views at a library
Take 1. Saturday, around noon. After heavy rain.
Character: Heka, Jack Russell, 2 years old
Heka gets out of the car and takes the first hill as a crazy rocket, not minding the wet grass streaking her belly. Immediately, she disappears out of sight. I climb the steep hill, moving the camera upwards, (next frame: overlooking part of the park) and find her provoking another dog to play. A couple, probably belonging to the other dog, walk on one of the lower grounds.
Take 2. 12:45, the pond.
Characters: 6 photography students.
In the circular concrete pit below, the pond. A class of photography students tries to find the right perspective to capture the long lines, the concrete cuts in the landscape, from the pond to the library in the distance. Another focuses on the reflection of the long bamboo grass in the water. I choose the higher edge and follow the line of the bending concrete wall. Serenity of the geometrical shapes broken by (or should I say enlivened by?) graffiti on all plain parts of concretes. The sounds of students talking amplified by the enclosing walls, carried over water to my spot, above.
Take 3. 13:00, a winding path
Characters: ice vendor, walkers
She appears as a red-and-white figure in the distance, approaches on the winding path, and then the white trolley and her body dressed in red become two separate objects. Closer, three people, European-looking, walking towards the camera, stroll in the grass, in the direction of the library, and stand still when hearing the sound of the ice-trolley bells. Hesitate. Then, they turn around, walk back to the path, we see their backs, moving to the lady with her white trolley. I follow then with the camera. They stop on the path at the trolley, talk to the women, buy an ice-cream each. Then turn again and continue their stroll. The lady walks on, clinging the bells of her trolley. Voices of children approaching.
Take 4. 13:30, the pond next to the library
Characters: Heka, library visitors.
Chasing her toy, Heka jumps around in the low water of the linear pond, shaking her skin when she get’s out, splashing drops around. A repeating sequence, she moves through the water, back and forth, tireless. Passing people stop to watch, laugh, walk on.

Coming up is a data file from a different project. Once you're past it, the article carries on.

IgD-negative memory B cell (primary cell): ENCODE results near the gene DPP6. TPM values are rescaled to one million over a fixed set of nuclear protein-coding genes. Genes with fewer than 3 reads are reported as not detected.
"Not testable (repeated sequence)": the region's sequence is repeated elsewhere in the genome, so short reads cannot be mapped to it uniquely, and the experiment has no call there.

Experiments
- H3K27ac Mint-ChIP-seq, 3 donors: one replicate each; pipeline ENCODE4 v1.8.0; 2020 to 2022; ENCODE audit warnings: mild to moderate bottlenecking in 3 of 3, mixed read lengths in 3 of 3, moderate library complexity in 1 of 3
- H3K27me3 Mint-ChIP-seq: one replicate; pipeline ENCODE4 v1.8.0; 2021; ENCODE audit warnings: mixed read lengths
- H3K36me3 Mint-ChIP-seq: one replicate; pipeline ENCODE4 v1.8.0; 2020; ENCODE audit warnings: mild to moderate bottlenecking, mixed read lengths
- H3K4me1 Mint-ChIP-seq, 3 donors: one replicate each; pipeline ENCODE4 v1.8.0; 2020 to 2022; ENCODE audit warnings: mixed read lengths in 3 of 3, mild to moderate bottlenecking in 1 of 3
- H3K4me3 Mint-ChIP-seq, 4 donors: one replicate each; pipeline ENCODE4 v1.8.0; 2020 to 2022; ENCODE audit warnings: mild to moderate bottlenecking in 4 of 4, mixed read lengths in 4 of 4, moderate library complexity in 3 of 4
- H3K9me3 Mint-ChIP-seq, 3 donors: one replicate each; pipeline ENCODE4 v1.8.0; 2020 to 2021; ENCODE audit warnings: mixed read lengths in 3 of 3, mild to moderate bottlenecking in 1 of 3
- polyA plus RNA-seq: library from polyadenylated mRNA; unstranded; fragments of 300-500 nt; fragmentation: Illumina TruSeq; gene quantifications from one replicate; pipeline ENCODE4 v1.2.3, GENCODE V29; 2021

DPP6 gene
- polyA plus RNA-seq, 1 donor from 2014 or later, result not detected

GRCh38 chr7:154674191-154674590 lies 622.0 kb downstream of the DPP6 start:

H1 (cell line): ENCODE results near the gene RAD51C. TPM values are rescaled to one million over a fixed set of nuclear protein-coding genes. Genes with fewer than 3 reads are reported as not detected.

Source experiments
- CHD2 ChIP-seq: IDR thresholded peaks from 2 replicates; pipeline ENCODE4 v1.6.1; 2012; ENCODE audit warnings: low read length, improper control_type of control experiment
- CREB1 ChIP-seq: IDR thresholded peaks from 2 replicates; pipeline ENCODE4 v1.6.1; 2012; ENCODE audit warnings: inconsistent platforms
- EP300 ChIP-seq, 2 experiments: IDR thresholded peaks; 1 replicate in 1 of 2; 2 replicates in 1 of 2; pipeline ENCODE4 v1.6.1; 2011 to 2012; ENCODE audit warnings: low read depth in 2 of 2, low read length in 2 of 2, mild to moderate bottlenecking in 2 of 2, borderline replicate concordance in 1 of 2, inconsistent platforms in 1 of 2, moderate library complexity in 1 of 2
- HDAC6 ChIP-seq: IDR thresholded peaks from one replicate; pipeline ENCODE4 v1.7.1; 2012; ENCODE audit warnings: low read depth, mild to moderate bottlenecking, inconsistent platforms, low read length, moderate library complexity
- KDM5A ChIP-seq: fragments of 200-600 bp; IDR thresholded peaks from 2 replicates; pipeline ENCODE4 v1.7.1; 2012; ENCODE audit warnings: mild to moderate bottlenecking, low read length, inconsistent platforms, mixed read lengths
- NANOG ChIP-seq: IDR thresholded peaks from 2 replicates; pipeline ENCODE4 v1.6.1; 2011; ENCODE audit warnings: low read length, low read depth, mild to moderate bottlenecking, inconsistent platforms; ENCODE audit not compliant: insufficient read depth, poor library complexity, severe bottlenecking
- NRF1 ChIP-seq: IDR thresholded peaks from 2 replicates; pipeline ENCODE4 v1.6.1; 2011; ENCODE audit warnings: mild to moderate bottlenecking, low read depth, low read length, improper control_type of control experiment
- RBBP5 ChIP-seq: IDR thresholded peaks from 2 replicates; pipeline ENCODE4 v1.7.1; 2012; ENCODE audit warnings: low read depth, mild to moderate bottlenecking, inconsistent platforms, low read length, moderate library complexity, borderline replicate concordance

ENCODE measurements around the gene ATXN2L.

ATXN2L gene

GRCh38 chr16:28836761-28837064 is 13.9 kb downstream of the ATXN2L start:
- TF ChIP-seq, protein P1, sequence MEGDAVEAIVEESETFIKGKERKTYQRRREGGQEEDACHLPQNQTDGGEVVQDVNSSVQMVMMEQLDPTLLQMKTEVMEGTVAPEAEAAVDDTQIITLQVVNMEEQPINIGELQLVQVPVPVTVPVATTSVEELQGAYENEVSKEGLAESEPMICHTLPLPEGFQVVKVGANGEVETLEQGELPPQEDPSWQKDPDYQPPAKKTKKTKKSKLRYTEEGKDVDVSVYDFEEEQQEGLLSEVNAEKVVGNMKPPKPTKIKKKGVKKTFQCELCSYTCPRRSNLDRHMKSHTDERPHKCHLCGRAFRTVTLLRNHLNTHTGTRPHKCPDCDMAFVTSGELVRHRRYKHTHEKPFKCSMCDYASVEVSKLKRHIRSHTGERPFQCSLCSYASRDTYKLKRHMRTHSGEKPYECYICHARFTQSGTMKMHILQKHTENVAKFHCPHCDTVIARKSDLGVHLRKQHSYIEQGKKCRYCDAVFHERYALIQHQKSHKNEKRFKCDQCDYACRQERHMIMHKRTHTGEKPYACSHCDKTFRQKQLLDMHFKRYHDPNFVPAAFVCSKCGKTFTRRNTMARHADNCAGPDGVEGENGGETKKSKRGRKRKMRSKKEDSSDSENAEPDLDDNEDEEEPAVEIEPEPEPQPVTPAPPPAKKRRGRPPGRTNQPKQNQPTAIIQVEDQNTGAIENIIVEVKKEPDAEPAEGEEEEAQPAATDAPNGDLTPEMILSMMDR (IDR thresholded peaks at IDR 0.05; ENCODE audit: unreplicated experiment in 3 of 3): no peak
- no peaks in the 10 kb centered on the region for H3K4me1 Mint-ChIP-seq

In the background, the closed brick wall of the library, rising high up from the ground as an ancient, pre-Colombian clay cylinder. On one side, the cylinder opens, between the wall and the water a small terrace, people drinking coffee, a glass door, people entering the library, a concrete bridge in the sky connecting the cylinder with another, lower volume, fan-shaped. Here, the same bricks, but in another pattern, opened, sounds of instruments and children’s singing voices come through.
Take 5. 14:00, on the roof
Characters: guard, children, a couple.
The roof of the circular volume is made of bricks, curving brick dikes lead the eye to the mountains. A path on the roof, along the curve. A girl, about 20 years old, black and white dotted dress, takes poses at the railing. Her boyfriend makes photographs, of her, with the sunlit mountain in the background. The sound of running feet. Slowly I move the camera from the landscape view back to the center of the circle, the middle of the roof. Children, chasing each other on the roof, to the steps of the open air theater. A guard comes after them, tells them to slow down. I move the lens, continue slowly, focusing again on the landscape.
Take 6. 15:00 The reading room.
I stand outside the reading room, before the curved glass wall. The roof-lights in the ceiling reflect in the curve, the shadows, lights and reflections play a game before my lens. Layers. The glass, the light, the people, reading, moving through space, slowly. The colors and layers fade, it all becomes one.
photo María Catalina Sandoval
Virgilio Barco Public Library, Bogotá, Colombia
Rogelio Salmona 1999-2001
The Virgilio Barco library is part of a series of big urban transformation projects that took place in Bogotá around the turn of the 21stcentury, in an attempt to overcome some of the serious socio-economical challenges that had haunted the South American city for decades. First, an ambitious infrastructural program was set up, the new transport system of Transmillenioprovided quick bus connections which made large parts of the city accessible also for the large part of the population who could not afford private transport. Second, a number of poor urban neighborhoods was given new impulse by providing parks and cultural program, such as cultural centers and libraries. Thirdly, attention was given to the ‘furnishing’ of public space. The library was one of the largest projects within the second line of initiatives. At a former wasteland between poor neighborhoods, a large park was given shape, with the library as physical and programmatic centrepiece.
The perspective for this text was inspired by Colombian documentary maker María Catalina Sandoval. I wrote the text after two subsequent visits to the building in October 2015 and April 2016 (and previous visits to other works of Salmona in Colombia). Further reference: Ricardo L. Castro, Rogelio Salmona, Bogotá: Villegas Editories 1998.
More images of the park and library below.